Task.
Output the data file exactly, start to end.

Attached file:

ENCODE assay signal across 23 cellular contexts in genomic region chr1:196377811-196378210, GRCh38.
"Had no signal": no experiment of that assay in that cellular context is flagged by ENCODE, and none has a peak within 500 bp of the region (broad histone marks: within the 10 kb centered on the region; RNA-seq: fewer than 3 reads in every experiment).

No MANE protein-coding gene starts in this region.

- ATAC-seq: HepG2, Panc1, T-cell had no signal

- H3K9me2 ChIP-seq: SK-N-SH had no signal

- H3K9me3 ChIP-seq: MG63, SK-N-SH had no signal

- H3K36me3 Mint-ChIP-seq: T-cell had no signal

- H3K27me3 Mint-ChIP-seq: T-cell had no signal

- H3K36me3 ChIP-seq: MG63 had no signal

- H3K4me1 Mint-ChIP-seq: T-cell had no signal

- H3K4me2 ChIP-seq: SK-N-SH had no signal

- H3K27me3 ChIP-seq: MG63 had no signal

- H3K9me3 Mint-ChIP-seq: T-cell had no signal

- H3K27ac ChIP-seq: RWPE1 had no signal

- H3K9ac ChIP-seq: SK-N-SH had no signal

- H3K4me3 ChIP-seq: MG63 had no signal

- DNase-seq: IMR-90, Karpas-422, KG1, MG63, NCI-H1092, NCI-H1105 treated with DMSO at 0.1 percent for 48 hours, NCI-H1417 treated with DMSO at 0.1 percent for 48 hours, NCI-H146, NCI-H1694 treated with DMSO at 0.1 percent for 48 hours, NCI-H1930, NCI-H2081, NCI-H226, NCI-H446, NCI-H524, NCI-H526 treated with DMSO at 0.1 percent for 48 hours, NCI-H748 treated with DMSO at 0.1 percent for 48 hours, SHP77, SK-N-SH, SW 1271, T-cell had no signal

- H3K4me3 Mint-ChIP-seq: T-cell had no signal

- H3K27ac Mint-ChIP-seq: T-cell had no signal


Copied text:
ENCODE assay signal across 23 cellular contexts in genomic region chr1:196377811-196378210, GRCh38.
"Had no signal": no experiment of that assay in that cellular context is flagged by ENCODE, and none has a peak within 500 bp of the region (broad histone marks: within the 10 kb centered on the region; RNA-seq: fewer than 3 reads in every experiment).

No MANE protein-coding gene starts in this region.

- ATAC-seq: HepG2, Panc1, T-cell had no signal

- H3K9me2 ChIP-seq: SK-N-SH had no signal

- H3K9me3 ChIP-seq: MG63, SK-N-SH had no signal

- H3K36me3 Mint-ChIP-seq: T-cell had no signal

- H3K27me3 Mint-ChIP-seq: T-cell had no signal

- H3K36me3 ChIP-seq: MG63 had no signal

- H3K4me1 Mint-ChIP-seq: T-cell had no signal

- H3K4me2 ChIP-seq: SK-N-SH had no signal

- H3K27me3 ChIP-seq: MG63 had no signal

- H3K9me3 Mint-ChIP-seq: T-cell had no signal

- H3K27ac ChIP-seq: RWPE1 had no signal

- H3K9ac ChIP-seq: SK-N-SH had no signal

- H3K4me3 ChIP-seq: MG63 had no signal

- DNase-seq: IMR-90, Karpas-422, KG1, MG63, NCI-H1092, NCI-H1105 treated with DMSO at 0.1 percent for 48 hours, NCI-H1417 treated with DMSO at 0.1 percent for 48 hours, NCI-H146, NCI-H1694 treated with DMSO at 0.1 percent for 48 hours, NCI-H1930, NCI-H2081, NCI-H226, NCI-H446, NCI-H524, NCI-H526 treated with DMSO at 0.1 percent for 48 hours, NCI-H748 treated with DMSO at 0.1 percent for 48 hours, SHP77, SK-N-SH, SW 1271, T-cell had no signal

- H3K4me3 Mint-ChIP-seq: T-cell had no signal

- H3K27ac Mint-ChIP-seq: T-cell had no signal